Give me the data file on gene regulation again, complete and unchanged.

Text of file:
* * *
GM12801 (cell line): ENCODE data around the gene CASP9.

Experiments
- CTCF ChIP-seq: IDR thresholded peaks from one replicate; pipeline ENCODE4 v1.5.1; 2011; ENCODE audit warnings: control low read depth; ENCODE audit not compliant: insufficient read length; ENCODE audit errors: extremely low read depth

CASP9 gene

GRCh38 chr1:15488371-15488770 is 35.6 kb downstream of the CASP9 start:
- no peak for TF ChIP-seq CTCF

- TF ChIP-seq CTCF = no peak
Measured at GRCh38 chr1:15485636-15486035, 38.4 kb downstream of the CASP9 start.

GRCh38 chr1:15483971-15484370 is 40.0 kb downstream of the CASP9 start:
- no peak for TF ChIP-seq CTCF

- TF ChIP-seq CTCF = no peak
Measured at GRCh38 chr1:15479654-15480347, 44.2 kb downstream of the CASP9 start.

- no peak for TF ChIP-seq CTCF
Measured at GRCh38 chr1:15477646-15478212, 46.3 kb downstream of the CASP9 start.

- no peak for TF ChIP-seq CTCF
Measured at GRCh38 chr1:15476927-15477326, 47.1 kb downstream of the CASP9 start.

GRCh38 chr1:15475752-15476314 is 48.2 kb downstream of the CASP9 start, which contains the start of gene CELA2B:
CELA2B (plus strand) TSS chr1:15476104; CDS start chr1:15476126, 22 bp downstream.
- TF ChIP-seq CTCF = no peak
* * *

GM12801 (cell line): ENCODE data around the gene CASP9.

Experiments
- CTCF ChIP-seq: IDR thresholded peaks from one replicate; pipeline ENCODE4 v1.5.1; 2011; ENCODE audit warnings: control low read depth; ENCODE audit not compliant: insufficient read length; ENCODE audit errors: extremely low read depth

CASP9 gene

GRCh38 chr1:15488371-15488770 is 35.6 kb downstream of the CASP9 start:
- no peak for TF ChIP-seq CTCF

- TF ChIP-seq CTCF = no peak
Measured at GRCh38 chr1:15485636-15486035, 38.4 kb downstream of the CASP9 start.

GRCh38 chr1:15483971-15484370 is 40.0 kb downstream of the CASP9 start:
- no peak for TF ChIP-seq CTCF

- TF ChIP-seq CTCF = no peak
Measured at GRCh38 chr1:15479654-15480347, 44.2 kb downstream of the CASP9 start.

- no peak for TF ChIP-seq CTCF
Measured at GRCh38 chr1:15477646-15478212, 46.3 kb downstream of the CASP9 start.

- no peak for TF ChIP-seq CTCF
Measured at GRCh38 chr1:15476927-15477326, 47.1 kb downstream of the CASP9 start.

GRCh38 chr1:15475752-15476314 is 48.2 kb downstream of the CASP9 start, which contains the start of gene CELA2B:
CELA2B (plus strand) TSS chr1:15476104; CDS start chr1:15476126, 22 bp downstream.
- TF ChIP-seq CTCF = no peak